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.. | Volume 10 Number 2, 2004 (free)

Volume 10 Number 2, 2004






Effectiveness of a Light-Weight Ice-Vest for Body Cooling While Wearing Fire Fighter’s Protective Clothing in the Heat
Juhani Smolander, Kalev Kuklane, Désirée Gavhed, Hakan Nilsson & Ingvar Holmér

The aim of the study was to examine the effects of wearing an ice-vest (ca 1 kg) on physiological and subjective responses in fire fighters. The experiments were carried out on a treadmill in a hot-dry environment. The physical cooling effect of the ice-vest was measured with a thermal manikin. The ice-vest effectively reduced skin temperatures under the vest. On average, heart rate was 10 beats/min lower, the amount of sweating was reduced by 13%, and subjective sensations of effort and warmth were lower during work with the ice-vest compared to work without it. Thermal manikin tests indicated that the useful energy available from the vest for body cooling was rather high (58%). In conclusion, the ice-vest reduces physiological and subjective strain responses during heavy work in the heat, and may promote efficient work time by 10%.

Assessment of Future Workshop’s Usefulness as an Ergonomics Tool
Ingegerd Skoglind-Öhman & Houshang Shahnavaz

This study was carried out to assess Future Workshop (FW) regarding its usefulness as a participatory ergonomics method, using a descriptive evaluation design analysed by phenomenographical approach. The study was conducted among professional cleaners, health care personnel and miners, with a sample of 105 participating subjects in 8 different FWs.
Multiple methods, giving a combination of both qualitative and quantitative data, were used for data collection. Good involvement of participants was observed during workshops. Evaluations immediately after FWs and 3 months later showed a strong relationship with high correlation, indicating that the perception of FW participants was very positive. Interviews revealed conformity between developed problem identification and proposed changes. Participants’ own perceptions of FW’s influence on creativity depict their belief of developed ideas and solutions in order to identify and solve workplace problems.
FW is considered to be a useful ergonomics tool, and its qualities are related to structure and practical performance.

An Analysis of Accidents Caused by Improper Functioning of Machine Control Systems
Marek Dźwiarek

The scope of this study covers events resulting from improper functioning of machine control systems. An accident model providing a basis for formulating a checklist for accident analysis has been developed. Data about 700 accidents were collected. An analysis has proved that in the group of accidents caused by improper functioning of machine control systems, serious accidents happened much more frequently as compared to the group of accidents with no relation to the control system. The reasons for the majority of incidents caused by improper performance of safety functions consist in the errors made by designers. In view of that, incorrect behaviour of a worker should be treated as a normal event instead of a deviation causing an accident.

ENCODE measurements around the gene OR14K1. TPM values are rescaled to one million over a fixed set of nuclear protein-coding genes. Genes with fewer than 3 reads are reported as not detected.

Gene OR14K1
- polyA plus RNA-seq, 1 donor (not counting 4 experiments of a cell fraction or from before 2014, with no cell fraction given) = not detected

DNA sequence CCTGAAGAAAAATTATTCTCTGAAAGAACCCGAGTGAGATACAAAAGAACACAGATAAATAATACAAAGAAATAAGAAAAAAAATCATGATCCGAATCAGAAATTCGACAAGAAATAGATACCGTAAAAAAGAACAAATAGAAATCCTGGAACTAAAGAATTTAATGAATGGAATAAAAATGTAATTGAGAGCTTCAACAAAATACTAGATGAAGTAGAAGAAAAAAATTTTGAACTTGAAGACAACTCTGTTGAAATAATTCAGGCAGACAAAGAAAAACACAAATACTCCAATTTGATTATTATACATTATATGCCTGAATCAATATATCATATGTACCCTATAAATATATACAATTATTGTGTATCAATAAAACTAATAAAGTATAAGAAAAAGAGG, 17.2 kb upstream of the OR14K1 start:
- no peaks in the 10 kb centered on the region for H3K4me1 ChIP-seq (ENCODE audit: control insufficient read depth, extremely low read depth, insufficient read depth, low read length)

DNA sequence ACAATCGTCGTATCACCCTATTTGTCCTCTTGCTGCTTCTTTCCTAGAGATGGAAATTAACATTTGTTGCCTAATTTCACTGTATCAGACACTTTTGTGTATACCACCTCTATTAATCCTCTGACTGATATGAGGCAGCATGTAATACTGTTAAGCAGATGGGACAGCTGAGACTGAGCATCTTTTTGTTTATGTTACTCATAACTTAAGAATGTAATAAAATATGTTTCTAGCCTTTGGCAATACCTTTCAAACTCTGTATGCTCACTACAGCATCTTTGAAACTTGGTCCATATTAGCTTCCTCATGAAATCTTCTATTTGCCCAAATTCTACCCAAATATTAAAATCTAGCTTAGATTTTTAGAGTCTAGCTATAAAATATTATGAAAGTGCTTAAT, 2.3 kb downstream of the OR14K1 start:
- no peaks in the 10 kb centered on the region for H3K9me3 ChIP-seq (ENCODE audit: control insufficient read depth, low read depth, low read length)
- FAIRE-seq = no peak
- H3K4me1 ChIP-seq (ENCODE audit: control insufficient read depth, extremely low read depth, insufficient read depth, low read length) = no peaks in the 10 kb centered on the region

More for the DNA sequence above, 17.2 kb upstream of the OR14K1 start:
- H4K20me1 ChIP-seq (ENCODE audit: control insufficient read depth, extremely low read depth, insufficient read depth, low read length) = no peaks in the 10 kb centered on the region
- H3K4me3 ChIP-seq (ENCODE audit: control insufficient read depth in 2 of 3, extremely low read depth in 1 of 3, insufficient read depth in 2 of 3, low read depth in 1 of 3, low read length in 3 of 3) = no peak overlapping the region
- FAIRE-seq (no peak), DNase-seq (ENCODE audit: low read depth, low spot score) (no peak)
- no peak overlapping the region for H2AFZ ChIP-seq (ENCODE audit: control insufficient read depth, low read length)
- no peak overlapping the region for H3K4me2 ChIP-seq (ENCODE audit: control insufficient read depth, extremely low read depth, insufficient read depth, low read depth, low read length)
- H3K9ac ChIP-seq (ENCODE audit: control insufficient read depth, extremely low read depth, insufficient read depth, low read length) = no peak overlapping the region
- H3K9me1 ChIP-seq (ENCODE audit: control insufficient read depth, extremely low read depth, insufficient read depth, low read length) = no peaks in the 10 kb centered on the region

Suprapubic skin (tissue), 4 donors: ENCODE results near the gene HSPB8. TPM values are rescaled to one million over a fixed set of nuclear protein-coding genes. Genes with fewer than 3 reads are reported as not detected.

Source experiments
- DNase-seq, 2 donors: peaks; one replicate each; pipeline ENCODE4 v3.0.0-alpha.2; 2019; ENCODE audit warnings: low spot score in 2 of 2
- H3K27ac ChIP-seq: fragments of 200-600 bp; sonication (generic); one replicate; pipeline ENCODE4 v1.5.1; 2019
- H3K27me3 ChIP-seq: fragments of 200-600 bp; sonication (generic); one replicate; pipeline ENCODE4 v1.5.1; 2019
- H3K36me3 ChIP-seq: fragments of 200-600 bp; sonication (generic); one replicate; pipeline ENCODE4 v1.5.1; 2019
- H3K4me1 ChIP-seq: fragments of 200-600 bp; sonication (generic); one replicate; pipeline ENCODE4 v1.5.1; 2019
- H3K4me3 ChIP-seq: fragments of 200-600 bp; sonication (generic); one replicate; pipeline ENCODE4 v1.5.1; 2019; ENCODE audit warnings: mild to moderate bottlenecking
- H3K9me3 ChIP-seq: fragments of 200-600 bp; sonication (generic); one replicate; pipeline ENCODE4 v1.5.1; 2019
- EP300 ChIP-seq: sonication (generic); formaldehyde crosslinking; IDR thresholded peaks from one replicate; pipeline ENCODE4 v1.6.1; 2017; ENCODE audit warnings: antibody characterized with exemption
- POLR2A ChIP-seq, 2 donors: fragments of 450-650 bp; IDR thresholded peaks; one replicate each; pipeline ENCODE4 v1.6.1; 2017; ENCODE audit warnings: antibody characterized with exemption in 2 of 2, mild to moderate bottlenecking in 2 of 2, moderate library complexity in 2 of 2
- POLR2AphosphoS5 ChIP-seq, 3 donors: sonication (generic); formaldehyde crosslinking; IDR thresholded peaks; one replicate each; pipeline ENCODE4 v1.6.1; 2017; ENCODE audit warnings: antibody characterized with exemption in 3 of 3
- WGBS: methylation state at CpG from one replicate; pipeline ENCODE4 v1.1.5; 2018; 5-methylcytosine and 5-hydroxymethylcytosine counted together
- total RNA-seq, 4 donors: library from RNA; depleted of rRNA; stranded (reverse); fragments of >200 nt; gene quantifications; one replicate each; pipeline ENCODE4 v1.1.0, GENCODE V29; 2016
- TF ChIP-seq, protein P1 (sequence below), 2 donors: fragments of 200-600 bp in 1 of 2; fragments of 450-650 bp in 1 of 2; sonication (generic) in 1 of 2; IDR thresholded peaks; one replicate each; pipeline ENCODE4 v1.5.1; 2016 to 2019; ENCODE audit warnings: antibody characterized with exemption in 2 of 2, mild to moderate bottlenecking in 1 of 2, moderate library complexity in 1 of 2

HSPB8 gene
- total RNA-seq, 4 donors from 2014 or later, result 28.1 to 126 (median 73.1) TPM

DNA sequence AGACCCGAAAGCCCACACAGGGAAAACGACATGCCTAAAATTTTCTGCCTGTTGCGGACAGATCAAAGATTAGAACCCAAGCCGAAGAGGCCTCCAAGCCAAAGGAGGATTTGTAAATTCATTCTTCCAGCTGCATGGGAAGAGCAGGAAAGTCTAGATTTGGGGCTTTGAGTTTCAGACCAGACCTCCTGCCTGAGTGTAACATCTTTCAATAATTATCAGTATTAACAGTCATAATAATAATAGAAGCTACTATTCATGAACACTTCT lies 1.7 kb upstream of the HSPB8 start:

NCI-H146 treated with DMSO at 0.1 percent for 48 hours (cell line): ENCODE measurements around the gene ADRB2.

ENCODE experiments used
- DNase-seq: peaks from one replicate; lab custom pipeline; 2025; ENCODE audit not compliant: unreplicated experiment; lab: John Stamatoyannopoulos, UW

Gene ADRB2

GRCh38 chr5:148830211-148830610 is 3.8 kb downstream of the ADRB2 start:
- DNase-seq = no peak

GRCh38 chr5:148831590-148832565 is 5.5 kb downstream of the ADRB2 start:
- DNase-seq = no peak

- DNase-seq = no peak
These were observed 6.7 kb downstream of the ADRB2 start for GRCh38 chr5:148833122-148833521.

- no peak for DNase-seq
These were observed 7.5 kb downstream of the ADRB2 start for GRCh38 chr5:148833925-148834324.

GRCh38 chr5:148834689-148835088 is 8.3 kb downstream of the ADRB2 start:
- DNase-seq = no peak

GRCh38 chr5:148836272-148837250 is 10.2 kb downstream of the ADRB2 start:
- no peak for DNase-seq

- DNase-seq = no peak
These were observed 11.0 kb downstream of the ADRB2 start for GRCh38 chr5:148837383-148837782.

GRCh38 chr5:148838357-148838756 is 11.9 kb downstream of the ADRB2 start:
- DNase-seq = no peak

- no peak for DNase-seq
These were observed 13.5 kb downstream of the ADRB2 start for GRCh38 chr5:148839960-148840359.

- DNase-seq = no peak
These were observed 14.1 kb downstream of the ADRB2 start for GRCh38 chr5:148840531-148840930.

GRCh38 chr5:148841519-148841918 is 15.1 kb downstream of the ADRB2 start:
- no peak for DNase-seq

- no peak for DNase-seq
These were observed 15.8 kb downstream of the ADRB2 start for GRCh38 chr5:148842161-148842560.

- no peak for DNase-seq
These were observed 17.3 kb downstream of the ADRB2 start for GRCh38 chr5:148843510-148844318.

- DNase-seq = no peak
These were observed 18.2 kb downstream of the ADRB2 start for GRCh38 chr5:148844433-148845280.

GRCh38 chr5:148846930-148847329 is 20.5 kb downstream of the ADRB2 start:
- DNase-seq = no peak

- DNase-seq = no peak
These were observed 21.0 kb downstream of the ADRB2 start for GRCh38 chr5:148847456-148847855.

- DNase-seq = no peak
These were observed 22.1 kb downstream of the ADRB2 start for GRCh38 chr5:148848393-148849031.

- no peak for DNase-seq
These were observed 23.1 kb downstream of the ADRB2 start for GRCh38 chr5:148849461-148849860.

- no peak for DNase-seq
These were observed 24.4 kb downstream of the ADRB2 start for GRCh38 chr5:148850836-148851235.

Working Conditions and Dentists’ Attitude Towards Proprioceptive Derivation
Montakarn Chaikumarn

Proprioceptive derivation (Pd), a new method of organising a dentist workstation as well as a working procedure, was introduced to Thailand. The aim of this study was to assess the working conditions and the attitude to Pd among experienced users. Questionnaires were distributed among 12 dentists. The results showed that all dentists chose to work in a sitting posture and mostly worked without breaks between patients. They spent less time on dental examination and crown and bridge therapy tasks. Solving problems in patients with physical limitations resulted in a low stress level. Seven dentists (58.3%) always used Pd and liked it. Five dentists (41.7%) sometimes used Pd, with 3 of them liking it. Only 2 dentists, who sometimes used Pd, did not like it because it could not cover all dental tasks and treatment, and it was difficult and complex.

Cytotoxicity of Resorcinol Under Short- and Long-Term Exposure in Vitro
Jolanta Skowroń & Lidia Zapór

Cytotoxicity of resorcinol to 3T3 fibroblast in short- (3 hrs) and long-term (72 hrs or 6 weeks) exposure was investigated. The effects of resorcinol on cell viability (neutral red uptake, NRU assay), mitochondrial function (MTT assay) and total cell protein (Kenacid Blue assay) were estimated. As a model for long-term exposure an INTEGRA CL 6-WELL bioreactor was used. The concentrations of resorcinol producing 20, 50 and 80% inhibition of cell growth in the NRU test were lower than in the MTT test after 3 hrs of exposure. The use of an INTEGRA CL 6-WELL bioreactor allows continuous culturing and exposure to test chemical of cells for several weeks, but the strong adhesiveness of fibroblast and forming aggregates make it difficult to remove them from chambers. Resorcinol in concentration of 1 ìg/cm3 did not decrease the viability of cells to 50% of control in long-term exposure in the bioreactor.